It’s here, it’s here, it’s finally here. A Wrinkle in Time opens this weekend. I wouldn’t say this was my all-time favorite childhood book — it wasn’t even my all-time favorite Madeleine L’Engle book — but it was right up there.
She was and is my favorite writer, and as I wrote in Publishers Weekly when she died in 2007, her work played a part in understanding my own vocation.
To honor her today I’d like to reprint the brief remembrance I wrote after her death, including an account of the two times I got to meet her personally.
I’m lucky enough to have also contributed these memories to Sarah Arthur’s forthcoming book A Light So Lovely: The Spiritual Legacy of Madeleine L’Engle, due out on August 7. (You can pre-order here.)
Sarah was also interviewed this week in the Washington Post in a story about L’Engle’s religious faith.
My thoughts from 2007:
Now that I’ve been an editor at Publishers Weekly for eight years, authors don’t really impress me anymore. Books cross my desk at an alarming rate and are largely forgotten. But there is still magic in my world, animated by those uniquely special books that grab hold of my imagination and leave me changed.
My first such magical book was A Wrinkle in Time. I don’t remember how old I was when I read it, but I certainly remember when and where: it was Christmas Day, and I was ensconced on the dog-haired sofa in our family’s living room. All day. I probably took occasional breaks to race to the restroom or grab some holiday cookies, but my memory is that I read the book cover to cover and ignored every other gift I’d gotten for Christmas.
This began my love affair with the books of Madeleine L’Engle—books I saved my hard-earned allowance for, devoured quickly, and then returned to in order to savor again and again. When I was applying to colleges, my Wellesley application asked me to write about any individual—past or present, real or fictitious—I would most want to learn from as an apprentice, and to explain why. I chose Madeleine L’Engle, not because I wanted to be a writer—I had no literary ambitions and (incredibly, now) aspired to practice international law—but because I wanted to be her. Her books had stretched my imagination irrevocably, and while I didn’t know it at the time, they served as the core of my fledgling Christian beliefs. The world I wanted to inhabit was the one I glimpsed in her books.
Fast forward a few years. I was flipping burgers in my job at the Wellesley student center when a friend conveyed the news that our graduating class had chosen Madeleine L’Engle as our commencement speaker. Emboldened by the brazenness that can only be mustered when one is twenty-one, I sat down that night in my dorm room and wrote her a letter, inviting her to dinner. I was shocked when I got a call a week later from the author’s secretary, accepting the invitation. (I later found out that Madeleine declined a subsequent invitation to dine with the president of the college because she would not break a prior commitment to me and my friends.) And could my friends and I possibly pick Madeleine up at the airport? Of course we could.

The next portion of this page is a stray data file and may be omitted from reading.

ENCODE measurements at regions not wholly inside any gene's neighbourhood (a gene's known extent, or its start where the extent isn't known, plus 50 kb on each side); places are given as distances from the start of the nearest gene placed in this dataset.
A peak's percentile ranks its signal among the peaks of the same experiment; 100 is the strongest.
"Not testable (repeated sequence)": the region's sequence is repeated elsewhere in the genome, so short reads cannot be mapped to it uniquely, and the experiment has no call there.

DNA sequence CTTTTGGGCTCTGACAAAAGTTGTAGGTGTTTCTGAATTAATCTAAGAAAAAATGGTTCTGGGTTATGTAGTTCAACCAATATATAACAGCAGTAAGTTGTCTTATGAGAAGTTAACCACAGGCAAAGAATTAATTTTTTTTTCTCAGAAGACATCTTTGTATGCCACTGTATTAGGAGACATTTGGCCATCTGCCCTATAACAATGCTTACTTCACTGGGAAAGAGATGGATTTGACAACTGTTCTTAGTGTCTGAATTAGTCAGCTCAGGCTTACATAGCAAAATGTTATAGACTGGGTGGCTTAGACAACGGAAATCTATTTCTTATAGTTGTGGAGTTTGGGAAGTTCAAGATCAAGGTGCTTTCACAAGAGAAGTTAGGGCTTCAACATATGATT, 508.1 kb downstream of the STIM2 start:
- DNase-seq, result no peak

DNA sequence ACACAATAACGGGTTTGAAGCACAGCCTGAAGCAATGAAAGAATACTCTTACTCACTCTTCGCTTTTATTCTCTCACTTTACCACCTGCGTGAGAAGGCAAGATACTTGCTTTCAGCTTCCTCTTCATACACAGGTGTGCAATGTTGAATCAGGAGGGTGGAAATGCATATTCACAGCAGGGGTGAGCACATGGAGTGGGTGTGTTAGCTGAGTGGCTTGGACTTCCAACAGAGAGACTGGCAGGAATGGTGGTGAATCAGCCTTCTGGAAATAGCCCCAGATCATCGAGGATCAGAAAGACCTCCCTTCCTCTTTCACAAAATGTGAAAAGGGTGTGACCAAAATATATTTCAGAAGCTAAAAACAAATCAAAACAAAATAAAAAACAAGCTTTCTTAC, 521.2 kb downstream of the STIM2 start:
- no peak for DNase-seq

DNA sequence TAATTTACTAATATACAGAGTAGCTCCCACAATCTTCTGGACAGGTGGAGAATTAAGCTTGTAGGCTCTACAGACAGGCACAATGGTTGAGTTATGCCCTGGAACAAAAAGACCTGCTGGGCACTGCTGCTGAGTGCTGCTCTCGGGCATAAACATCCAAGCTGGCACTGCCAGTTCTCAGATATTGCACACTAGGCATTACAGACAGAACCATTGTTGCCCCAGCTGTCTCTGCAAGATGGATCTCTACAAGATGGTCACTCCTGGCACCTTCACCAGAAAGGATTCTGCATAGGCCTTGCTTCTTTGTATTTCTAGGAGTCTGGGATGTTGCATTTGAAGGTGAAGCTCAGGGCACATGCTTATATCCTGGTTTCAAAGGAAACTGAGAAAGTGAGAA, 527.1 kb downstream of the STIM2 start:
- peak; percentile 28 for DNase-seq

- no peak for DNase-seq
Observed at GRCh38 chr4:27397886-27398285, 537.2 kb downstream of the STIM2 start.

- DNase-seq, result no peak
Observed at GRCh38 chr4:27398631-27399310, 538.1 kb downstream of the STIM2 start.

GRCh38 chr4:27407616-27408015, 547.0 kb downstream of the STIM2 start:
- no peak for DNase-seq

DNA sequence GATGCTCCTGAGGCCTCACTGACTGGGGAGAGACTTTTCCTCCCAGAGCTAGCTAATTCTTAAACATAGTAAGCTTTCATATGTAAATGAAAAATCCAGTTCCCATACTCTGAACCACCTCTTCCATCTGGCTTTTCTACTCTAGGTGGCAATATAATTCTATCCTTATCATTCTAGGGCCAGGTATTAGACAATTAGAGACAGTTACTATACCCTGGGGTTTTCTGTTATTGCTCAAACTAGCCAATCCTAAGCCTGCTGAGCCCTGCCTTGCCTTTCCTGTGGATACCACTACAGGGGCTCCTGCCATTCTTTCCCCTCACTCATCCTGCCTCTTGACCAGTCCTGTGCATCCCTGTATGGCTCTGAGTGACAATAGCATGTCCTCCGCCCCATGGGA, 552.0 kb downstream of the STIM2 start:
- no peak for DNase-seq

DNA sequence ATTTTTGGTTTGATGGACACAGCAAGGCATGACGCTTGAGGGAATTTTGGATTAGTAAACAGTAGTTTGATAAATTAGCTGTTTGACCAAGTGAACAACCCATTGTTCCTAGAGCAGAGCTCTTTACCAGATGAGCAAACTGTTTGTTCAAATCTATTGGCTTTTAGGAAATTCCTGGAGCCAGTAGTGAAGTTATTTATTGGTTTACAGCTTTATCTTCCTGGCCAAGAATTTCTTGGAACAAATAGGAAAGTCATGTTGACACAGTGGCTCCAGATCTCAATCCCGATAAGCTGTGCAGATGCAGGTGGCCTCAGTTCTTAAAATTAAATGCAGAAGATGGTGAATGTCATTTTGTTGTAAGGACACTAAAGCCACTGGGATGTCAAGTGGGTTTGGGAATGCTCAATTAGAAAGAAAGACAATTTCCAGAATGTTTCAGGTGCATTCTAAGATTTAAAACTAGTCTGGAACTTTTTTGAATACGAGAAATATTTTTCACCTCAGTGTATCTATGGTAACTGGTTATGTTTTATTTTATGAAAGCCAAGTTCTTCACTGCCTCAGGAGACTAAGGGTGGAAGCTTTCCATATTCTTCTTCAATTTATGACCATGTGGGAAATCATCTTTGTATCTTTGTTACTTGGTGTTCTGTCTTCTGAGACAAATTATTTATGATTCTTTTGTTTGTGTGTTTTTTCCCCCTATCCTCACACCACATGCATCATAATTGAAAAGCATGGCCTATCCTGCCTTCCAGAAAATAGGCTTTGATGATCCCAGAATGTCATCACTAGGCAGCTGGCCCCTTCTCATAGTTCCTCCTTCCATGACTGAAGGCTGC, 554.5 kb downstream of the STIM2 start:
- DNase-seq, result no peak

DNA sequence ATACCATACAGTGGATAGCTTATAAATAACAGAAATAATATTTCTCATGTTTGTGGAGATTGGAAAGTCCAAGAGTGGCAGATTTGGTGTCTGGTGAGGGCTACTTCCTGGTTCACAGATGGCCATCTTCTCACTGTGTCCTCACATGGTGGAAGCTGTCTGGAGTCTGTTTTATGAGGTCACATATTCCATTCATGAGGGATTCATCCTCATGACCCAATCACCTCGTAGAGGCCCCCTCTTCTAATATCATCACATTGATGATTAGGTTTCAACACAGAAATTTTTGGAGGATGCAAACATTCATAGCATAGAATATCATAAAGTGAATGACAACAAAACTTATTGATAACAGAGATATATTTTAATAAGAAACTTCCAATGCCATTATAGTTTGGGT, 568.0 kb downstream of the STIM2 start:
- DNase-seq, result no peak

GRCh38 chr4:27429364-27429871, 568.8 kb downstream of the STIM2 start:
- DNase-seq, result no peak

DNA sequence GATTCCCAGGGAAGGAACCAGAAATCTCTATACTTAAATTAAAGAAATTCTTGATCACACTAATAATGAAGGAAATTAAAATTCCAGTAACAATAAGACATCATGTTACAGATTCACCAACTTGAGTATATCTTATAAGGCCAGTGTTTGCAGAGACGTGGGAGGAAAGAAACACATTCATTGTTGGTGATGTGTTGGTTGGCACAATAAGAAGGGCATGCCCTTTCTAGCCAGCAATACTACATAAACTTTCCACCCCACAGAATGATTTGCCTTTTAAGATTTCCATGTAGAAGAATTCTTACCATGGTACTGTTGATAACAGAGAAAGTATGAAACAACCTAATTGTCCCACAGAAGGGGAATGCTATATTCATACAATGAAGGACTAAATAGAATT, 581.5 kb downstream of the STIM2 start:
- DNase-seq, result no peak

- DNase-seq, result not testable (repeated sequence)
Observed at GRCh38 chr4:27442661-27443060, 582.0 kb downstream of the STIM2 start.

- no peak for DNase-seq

The day before graduation was a blur—fighting traffic to fetch Madeleine from Logan Airport, and bringing her to her booksigning fifteen minutes late (this in the days before cell phones); peppering her with questions at dinner as we passed succulent dishes of Chinese food. Madeleine was warm and gracious and opinionated, just like her books. She appeared as interested in us as we were in her.
Many years later, having abandoned all thoughts of a career in law, I was in New York for another graduation of sorts. It was the day I defended my dissertation. After the defense, my committee members took me out to dinner at a lovely little café in the Upper West Side. Who should be there but Madeleine L’Engle? She was older, yes, and in a wheelchair, but I recognized her immediately and went over to speak with her. She remembered our Wellesley evening (though not me specifically) and congratulated me for having successfully completed my Ph.D. It felt like remarkable serendipity—providence, even—that she should appear at this second kind of graduation, offering a benediction on the completion of my drawn-out education.
Madeleine L’Engle passed away last week, and while I was not surprised—I have been hearing rumors for some time of her failing health—the death held an unexpected, dreaded finality. There will be no more L’Engle books to look forward to. That canon is closed forever. But as with any death, it has prompted me to take stock of my life, and I have to confess I’m humbled and delighted by what I see. I now have much of that world I longed for when I was a child reading her books: a life rich in family and faith, great books and kind friends. I’ve been privileged to lead a life blessed by a limitless imagination and a love of language.
Thank you, Madeleine L’Engle, for opening my world. May you tesser well.